Our condolences to Jonathan Lyndale Kirk b/k/a DaBaby on the passing of his father shortly before he dropped “KIRK“. The album’s cover is a picture of DaBaby sitting on his father’s lap back when he was a baby, so it would be impossible to start the review without mentioning it and paying our respects to him and his family.

Although DaBaby (also known for a time as Baby Jesus) originally hails from Cleveland, he spent most of his formative years in Charlotte, North Carolina and that’s where he’s billed from. As you might expect from the inclusion of a song called “XXL”, the 27-year old was part of the magazine’s “Freshman Class” this year, even though he’s been part of the recording industry dating back to 2015.

Perhaps even more appropriate though is the album’s first single “Intro”. Normally an “intro” is a throwaway to open an album — a popular mixtape DJ shouting someone out, a skit that’s not a song, or the artist saying a few words like “welcome to my new album.” In this case the “Intro” is genuinely an introduction to Mr. Kirk. He talks about his late father and grandmother, he shows you his humorous side with quips like “I f#%k with you like Martin f#%ked with Gina/ we family like we Venus and Serena” and he gives you the overall vibe of what kind of artist and emcee he is. An “Intro” would not normally be released as a single but in this case there’s no better choice.

At times being from “North” Carolina as a rap artist incorrectly implies that an artist is not from the South. If there was any doubt what he affiliates with though YK Osiris and Gucci Mane guest star on “Gospel”, Migos rap on the thumping Tahj Money produced “Raw S#%t”, while Lil Baby and Moneybagg Yo appear on “Toes”. His credentials and Southern swagger are 100% up to par throughout the album.

At the same time though Chicago’s own Chance The Rapper also appears on the aforementioned “Gospel”. Songs like “iPhone” featuring New York resident Nicki Minaj walk that fine line between both sides, featuring the kind of singing associated with buzzy syrupy dirty dirty over a banging bass bottom by SethInTheKitchen, but Nicki’s rapid fire “bad b#%$h” bars bring it right back to the East coast in a heartbeat.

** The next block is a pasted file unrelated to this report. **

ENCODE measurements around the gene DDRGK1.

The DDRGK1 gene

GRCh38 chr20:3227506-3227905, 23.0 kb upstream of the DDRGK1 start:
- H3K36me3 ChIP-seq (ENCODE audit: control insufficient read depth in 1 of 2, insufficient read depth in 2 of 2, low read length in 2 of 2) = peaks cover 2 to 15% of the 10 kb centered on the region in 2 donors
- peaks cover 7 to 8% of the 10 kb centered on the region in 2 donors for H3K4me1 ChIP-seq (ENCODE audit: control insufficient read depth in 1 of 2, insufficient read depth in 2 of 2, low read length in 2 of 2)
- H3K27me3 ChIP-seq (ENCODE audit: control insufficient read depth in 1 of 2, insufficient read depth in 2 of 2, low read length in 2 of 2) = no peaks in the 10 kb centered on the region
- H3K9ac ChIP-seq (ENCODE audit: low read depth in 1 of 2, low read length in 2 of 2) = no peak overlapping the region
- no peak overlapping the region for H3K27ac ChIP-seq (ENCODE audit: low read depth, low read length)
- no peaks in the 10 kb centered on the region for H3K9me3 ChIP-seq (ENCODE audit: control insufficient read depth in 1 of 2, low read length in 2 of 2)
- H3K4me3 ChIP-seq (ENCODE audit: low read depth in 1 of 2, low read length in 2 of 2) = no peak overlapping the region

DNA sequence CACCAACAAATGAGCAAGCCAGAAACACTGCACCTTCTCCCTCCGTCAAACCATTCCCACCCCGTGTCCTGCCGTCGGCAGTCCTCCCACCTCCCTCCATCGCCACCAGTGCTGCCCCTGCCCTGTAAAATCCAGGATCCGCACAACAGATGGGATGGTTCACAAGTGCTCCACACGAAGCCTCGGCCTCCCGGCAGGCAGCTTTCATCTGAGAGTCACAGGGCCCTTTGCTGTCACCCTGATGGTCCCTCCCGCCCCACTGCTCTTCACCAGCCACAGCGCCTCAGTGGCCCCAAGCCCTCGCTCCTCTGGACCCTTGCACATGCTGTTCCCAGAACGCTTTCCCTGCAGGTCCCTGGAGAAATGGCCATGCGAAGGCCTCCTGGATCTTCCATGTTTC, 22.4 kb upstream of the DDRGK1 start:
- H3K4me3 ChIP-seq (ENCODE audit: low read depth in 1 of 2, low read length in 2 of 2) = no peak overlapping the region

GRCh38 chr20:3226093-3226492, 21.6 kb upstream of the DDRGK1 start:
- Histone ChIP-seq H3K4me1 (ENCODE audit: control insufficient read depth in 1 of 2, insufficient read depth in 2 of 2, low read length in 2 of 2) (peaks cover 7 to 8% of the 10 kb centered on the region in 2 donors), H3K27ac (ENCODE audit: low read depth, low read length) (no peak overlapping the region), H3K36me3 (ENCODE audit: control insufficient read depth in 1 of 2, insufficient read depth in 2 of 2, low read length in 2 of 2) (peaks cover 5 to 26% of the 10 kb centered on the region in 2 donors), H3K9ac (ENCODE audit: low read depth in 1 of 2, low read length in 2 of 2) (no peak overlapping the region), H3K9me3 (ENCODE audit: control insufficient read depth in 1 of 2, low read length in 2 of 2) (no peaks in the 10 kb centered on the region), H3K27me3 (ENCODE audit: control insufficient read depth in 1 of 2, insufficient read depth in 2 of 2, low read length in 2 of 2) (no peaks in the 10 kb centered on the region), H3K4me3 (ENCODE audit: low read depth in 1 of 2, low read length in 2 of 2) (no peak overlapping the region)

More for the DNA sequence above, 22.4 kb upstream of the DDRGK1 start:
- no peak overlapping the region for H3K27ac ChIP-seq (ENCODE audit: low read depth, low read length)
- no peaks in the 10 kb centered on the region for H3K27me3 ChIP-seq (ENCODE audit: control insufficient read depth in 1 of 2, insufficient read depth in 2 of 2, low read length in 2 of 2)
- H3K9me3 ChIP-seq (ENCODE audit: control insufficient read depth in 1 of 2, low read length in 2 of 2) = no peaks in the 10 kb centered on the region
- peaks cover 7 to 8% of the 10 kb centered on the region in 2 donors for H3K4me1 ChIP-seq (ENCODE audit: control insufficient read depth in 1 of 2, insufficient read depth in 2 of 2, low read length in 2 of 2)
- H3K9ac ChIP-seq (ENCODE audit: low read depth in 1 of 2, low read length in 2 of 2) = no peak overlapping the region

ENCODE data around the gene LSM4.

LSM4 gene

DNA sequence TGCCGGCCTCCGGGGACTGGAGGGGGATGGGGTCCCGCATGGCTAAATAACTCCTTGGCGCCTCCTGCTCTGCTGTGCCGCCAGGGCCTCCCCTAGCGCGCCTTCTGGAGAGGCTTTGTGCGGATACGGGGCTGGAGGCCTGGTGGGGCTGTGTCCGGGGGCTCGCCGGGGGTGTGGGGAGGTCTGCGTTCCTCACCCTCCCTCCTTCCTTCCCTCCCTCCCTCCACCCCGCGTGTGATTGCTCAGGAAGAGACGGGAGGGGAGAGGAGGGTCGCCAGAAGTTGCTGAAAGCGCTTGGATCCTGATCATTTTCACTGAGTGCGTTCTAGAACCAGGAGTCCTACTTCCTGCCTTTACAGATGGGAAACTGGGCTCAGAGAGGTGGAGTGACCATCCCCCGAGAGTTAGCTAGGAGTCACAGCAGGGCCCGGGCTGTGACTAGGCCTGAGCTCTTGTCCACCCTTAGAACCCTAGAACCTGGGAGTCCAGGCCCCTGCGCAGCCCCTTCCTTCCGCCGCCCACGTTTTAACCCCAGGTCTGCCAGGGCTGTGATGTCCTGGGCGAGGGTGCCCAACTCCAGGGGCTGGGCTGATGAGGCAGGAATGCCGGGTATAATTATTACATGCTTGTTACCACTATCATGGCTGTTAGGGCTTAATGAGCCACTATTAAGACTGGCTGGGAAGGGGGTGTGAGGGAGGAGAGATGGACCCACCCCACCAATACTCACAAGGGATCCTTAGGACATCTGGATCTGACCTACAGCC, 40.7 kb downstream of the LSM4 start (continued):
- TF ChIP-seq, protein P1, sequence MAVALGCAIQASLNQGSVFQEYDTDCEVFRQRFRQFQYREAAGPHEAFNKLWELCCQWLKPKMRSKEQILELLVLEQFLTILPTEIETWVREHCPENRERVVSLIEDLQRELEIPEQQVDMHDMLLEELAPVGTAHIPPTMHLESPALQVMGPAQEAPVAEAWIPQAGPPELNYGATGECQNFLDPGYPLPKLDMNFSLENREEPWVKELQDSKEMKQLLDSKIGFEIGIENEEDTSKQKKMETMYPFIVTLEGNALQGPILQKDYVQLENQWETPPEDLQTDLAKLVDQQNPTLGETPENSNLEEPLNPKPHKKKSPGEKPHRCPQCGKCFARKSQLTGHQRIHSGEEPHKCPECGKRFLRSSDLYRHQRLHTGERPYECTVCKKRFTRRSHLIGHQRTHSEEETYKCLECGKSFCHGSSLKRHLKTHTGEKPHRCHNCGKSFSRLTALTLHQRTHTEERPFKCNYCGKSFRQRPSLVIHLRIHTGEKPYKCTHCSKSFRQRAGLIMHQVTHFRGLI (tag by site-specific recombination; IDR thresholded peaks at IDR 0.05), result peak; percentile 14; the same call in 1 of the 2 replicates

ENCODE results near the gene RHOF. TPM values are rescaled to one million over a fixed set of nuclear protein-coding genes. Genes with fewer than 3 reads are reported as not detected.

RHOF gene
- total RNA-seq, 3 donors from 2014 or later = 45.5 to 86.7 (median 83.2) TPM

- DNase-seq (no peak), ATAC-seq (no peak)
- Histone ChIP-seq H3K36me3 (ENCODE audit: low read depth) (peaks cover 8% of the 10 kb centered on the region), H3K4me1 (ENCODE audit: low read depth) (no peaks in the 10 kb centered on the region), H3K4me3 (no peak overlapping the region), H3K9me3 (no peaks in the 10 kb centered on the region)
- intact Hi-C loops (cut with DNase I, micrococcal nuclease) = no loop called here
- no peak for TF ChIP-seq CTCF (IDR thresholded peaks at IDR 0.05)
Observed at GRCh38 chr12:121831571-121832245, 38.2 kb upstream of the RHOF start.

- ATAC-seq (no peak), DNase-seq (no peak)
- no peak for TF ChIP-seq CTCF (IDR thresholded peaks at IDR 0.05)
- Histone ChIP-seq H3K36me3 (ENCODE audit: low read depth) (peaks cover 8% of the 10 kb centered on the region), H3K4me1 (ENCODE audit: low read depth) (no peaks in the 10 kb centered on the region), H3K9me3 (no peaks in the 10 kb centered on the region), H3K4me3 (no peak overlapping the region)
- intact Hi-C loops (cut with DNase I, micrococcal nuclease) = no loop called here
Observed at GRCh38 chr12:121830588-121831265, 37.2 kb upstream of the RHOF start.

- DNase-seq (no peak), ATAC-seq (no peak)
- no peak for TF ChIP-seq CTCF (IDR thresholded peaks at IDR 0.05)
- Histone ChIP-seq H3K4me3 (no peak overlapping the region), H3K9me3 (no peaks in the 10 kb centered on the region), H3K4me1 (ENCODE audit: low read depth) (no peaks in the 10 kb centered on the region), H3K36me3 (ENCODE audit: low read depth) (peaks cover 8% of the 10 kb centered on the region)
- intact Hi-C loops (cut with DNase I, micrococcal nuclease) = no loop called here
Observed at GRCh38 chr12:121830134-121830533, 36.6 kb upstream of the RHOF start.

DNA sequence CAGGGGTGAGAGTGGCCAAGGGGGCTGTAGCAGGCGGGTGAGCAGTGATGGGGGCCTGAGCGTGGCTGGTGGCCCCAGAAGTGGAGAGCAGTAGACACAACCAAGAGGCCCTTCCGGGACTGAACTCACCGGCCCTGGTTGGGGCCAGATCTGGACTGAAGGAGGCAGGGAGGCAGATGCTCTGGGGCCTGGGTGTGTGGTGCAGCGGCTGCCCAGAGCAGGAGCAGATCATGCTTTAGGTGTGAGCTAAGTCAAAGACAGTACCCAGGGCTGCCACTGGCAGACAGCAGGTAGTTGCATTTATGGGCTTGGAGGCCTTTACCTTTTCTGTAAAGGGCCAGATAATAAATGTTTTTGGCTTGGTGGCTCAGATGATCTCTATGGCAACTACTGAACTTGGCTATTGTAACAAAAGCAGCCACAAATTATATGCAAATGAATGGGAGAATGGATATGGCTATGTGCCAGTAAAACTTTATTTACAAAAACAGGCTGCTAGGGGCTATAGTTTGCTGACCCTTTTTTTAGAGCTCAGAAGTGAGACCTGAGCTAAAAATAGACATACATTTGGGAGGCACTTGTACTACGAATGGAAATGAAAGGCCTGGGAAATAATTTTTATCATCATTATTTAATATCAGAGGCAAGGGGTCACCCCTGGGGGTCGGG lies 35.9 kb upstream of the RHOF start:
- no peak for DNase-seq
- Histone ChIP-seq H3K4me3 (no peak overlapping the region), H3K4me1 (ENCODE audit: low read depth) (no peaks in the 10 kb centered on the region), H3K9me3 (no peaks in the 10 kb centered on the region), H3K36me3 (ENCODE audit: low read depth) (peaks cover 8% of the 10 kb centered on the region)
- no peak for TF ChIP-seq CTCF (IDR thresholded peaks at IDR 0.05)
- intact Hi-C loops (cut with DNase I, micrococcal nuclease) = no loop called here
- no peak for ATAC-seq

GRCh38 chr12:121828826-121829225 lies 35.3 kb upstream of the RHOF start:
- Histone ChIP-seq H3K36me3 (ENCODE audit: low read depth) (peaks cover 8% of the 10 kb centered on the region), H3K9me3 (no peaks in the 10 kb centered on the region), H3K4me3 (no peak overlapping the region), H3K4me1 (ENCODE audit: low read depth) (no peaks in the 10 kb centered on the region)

I’m just going to be real about it and say it’s very hard to pin down what DaBaby is, and that’s entirely by design and exactly how he wants it to be. He’s from a new generation of artists that are not going to be held to the cliches of one region, one genre, or one styles. DaBaby is flexible in his approach, working with whatever artist, producer or flow best fits the song he wants to do at the time. As a result “KIRK” is an ambitious album that takes chance that mostly succeed and only occasionally miss the mark. Sometimes he seems too concerned with establishing and protecting his reputation on tracks like “Prolly Heard”, but other times on tracks like “Pop Star” featuring Kevin Gates he shows just how willing he is to spread the wealth and share the shine with fellow XXL anointed artists.

KIRK” and its namesake defy simple description or being quickly pigeonholed. At times I yearn for him to take the talent he clearly has for writing and spitting bars and use that prowess for a more political purpose, but I can’t deny that he makes catchy songs and has an intensity to his delivery that doesn’t make him sound like a “baby” in this rap game at all. His name does him a disservice in this way. He sounds like and IS a well seasoned artist who may surprise us all with just how much he accomplishes in the music industry.

DaBaby :: KIRK
7Overall Score
Music7.5
Lyrics6.5